A fresh batch of stolen emails about climate change, written by scientists from the University of East Anglia, United Kingdom, has been released — days before global climate change negotiations begin in Durban, South Africa.
Climate scientists said that the release was likely to have been timed to "torpedo" any potential progress at the UN Climate Change Conference (COP 17) next week (28 November–9 December), according to the New York Times.
Following the 2009 incident, it was concluded that the emails did not indicate that scientists had manipulated data, but they were criticised for failing to share data or respond adequately to freedom of information requests.
Climate change sceptic Myron Ebell, who works for the Competitive Enterprise Institute, a think tank in the United States, said the new emails were "strong evidence that a small group of scientists centred around East Anglia were engaged in a conspiracy to provide a scientifically misleading assessment of the case for global warming".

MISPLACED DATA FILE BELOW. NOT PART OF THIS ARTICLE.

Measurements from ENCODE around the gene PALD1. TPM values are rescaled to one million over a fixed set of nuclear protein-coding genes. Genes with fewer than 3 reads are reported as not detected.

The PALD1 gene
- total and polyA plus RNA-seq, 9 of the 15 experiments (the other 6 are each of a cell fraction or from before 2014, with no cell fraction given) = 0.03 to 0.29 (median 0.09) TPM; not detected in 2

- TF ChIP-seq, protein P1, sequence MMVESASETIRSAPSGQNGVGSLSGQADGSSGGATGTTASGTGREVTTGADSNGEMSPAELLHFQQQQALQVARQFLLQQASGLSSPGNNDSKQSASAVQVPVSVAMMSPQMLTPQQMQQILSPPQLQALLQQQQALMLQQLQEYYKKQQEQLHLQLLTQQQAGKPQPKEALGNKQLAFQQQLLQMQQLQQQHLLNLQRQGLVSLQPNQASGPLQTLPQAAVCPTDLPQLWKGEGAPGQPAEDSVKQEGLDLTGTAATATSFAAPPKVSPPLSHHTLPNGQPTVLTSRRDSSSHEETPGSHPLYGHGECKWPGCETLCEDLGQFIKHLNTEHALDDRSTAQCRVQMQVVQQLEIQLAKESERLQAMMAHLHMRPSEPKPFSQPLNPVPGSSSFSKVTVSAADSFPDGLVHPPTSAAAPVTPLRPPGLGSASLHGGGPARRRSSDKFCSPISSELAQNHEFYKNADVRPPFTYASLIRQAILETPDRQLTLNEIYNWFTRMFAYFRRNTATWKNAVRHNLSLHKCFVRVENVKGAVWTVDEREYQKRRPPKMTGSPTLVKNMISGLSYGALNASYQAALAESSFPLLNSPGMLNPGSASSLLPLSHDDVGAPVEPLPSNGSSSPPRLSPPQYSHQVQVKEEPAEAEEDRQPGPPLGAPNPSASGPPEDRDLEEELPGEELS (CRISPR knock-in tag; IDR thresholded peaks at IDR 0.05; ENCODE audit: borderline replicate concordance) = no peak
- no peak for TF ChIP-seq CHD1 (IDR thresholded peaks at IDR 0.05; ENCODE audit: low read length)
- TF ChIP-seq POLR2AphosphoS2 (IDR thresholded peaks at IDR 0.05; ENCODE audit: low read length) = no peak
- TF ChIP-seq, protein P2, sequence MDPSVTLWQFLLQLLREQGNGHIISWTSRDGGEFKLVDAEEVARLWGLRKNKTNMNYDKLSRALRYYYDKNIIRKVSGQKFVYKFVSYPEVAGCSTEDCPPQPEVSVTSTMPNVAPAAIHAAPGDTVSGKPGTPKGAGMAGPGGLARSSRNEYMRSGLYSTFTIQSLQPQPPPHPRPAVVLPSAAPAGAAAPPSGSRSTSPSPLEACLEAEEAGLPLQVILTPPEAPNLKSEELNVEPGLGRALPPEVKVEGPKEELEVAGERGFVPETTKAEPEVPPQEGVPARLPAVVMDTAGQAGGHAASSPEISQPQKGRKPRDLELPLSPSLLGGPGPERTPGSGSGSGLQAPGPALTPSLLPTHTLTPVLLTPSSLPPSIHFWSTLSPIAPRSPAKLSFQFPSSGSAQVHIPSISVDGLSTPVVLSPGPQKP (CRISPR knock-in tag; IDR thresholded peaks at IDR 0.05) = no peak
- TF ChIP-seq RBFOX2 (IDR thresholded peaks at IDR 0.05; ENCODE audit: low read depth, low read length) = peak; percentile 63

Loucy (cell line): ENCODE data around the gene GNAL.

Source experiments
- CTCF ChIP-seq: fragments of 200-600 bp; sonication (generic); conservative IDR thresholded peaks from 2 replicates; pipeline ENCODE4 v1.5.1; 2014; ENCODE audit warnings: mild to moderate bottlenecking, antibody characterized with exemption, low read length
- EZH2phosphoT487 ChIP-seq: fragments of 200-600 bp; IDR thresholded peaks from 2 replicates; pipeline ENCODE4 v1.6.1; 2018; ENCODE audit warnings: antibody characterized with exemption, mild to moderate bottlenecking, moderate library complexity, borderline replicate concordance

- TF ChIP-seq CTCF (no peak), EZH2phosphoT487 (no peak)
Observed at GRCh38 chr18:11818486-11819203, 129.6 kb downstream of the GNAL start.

But Michael E. Mann, a scientist at Pennsylvania State University, United States — who wrote or received some of the emails — said the emails demonstrated the opposite: "Scientists rely on the ability to have frank, sometimes even contentious discussions with each other. Science requires that."
Mann said he hoped that the new incident would provide clues for British police seeking to catch the hacker or hackers.